06/30/2014 04:16 pm ET Updated Aug 30, 2014

Why I'm Rooting for the U.S. Soccer Team

AP Photo/Connor Radnovich

Benny was born in El Salvador but has lived in the Washington metro area for a little more than 20 years. He works behind the bar at one of the most visited watering holes in the heart of downtown D.C., home to many influential people who have never heard of checking their egos at the door. He calls them all by name, knows exactly what they like to drink and serves everything with a side of smiles and a splash of chatter. His Salvadoran Spanish is accented with the inflections of someone who now speaks English every day for a living.

His English informs patrons enjoying the World Cup at the bar's TV screens that he is not from here, but he, like me and millions of immigrants living in certain U.S. cities, is rooting for the U.S. soccer team to go all the way and screaming as loudly as any American, "I believe that we will win!" during the matches. We say "we" and actually believe it even if for some of us, legally, it might be fiction.

We root for the red, white and blue, and not because we are sellouts or love our countries of origin any less. The tunes of the Salvadoran national anthem still get me teary-eyed, reciting the poetry of my roots makes my voice break, "football" still slides easier off my tongue than "soccer," and nostalgia has led me to invest what is, at this point, a small fortune in tasty pupusa meals that are pricier than what I am used to. And yet, I root for the U.S. because many of its people (if not its government) have embraced me and others like me, letting us interweave into their communities.

They have increasingly let us learn from their education systems and debate in their classrooms as equals; have enjoyed our national foods and shown interest in our cultures, stories and differences; have not seen us as competition that endangers their job opportunities but have called us colleagues; have purchased many of our services, some of which have allowed many women, thanks to the childcare help they can now afford, to make strides in closing gender gaps in the labor market.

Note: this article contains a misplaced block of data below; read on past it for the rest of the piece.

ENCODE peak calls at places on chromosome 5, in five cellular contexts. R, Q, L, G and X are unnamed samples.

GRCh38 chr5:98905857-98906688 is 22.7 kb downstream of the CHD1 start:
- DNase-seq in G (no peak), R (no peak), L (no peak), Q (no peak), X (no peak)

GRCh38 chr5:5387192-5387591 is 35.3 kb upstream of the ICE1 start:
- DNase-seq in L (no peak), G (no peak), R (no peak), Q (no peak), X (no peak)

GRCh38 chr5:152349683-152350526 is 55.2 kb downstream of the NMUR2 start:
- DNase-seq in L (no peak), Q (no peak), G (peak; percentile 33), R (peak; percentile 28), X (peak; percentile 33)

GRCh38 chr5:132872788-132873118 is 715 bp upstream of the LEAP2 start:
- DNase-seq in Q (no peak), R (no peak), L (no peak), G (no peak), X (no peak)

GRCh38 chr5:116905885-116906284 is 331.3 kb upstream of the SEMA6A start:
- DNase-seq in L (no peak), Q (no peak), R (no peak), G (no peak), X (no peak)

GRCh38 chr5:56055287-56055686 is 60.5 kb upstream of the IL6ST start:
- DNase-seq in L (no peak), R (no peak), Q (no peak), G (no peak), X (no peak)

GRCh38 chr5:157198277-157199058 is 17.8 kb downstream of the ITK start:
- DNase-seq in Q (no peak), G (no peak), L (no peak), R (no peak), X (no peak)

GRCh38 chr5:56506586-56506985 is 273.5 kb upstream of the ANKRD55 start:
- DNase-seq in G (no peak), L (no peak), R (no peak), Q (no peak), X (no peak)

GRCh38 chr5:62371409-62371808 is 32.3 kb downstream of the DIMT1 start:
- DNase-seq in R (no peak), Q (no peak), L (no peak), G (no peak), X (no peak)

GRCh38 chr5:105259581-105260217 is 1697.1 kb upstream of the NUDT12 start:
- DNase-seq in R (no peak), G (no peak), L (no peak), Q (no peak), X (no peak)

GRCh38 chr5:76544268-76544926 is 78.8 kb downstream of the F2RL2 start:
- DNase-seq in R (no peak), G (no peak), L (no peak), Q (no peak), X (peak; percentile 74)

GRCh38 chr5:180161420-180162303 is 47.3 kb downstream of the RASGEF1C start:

It is not "they," the Americans we join in celebration when Dempsey makes a play, who see us as threats to national security. They know no one hurts what they love, and we have shown our love for their community by co-creating projects that range from startups to families.

Those who embrace us at the bar after a goal are not the ones who, when looking for votes, preach free markets for everyone and everything, except for the people they dislike. Only those who deny the magical, spontaneous-order process that goes into creating this national melting pot would ask where a person was born before engaging in a mutually beneficial, voluntary transaction, whether commercial, social or emotional. It is those denialists who want to make our being in this country a security issue as opposed to an economic issue that results from the rational maximization of the value of labor by both workers and businesses. These denialists restrict the creation of value by building concrete and bureaucratic walls to limit employer flexibility and hinder the United States' competitiveness in a globalized world.

And maybe we believe the "we" while chanting, "I believe that we will win!" because the U.S. soccer team is a visual reflection of the audience that bounces up and down in stadiums cheering for them: a group that harmoniously mixes individuals whose families were born in the U.S.A. and individuals whose families chose the U.S.A. as the country where they wanted to work, love, start families, and build communities, whether temporarily or permanently. Yet many, despite being served drinks by Benny on a weekly basis, are still blind to these beautiful contrasts and see as amnesty the loops of paperwork and bureaucracy immigrants are forced to go through in order to stay and "grease the wheels of the economy." Because of this blindness, some would rather create a humanitarian crisis through governmental abuses at the borders than let thousands of children be reunited with their families.

But we don't take offense: Any politically infused or ignorance-fueled views are balanced out by the open hearts of the masses who have embraced us as their own. If it weren't for them, many of us would have never found a home away from home in this place. Go, Team U.S.A.!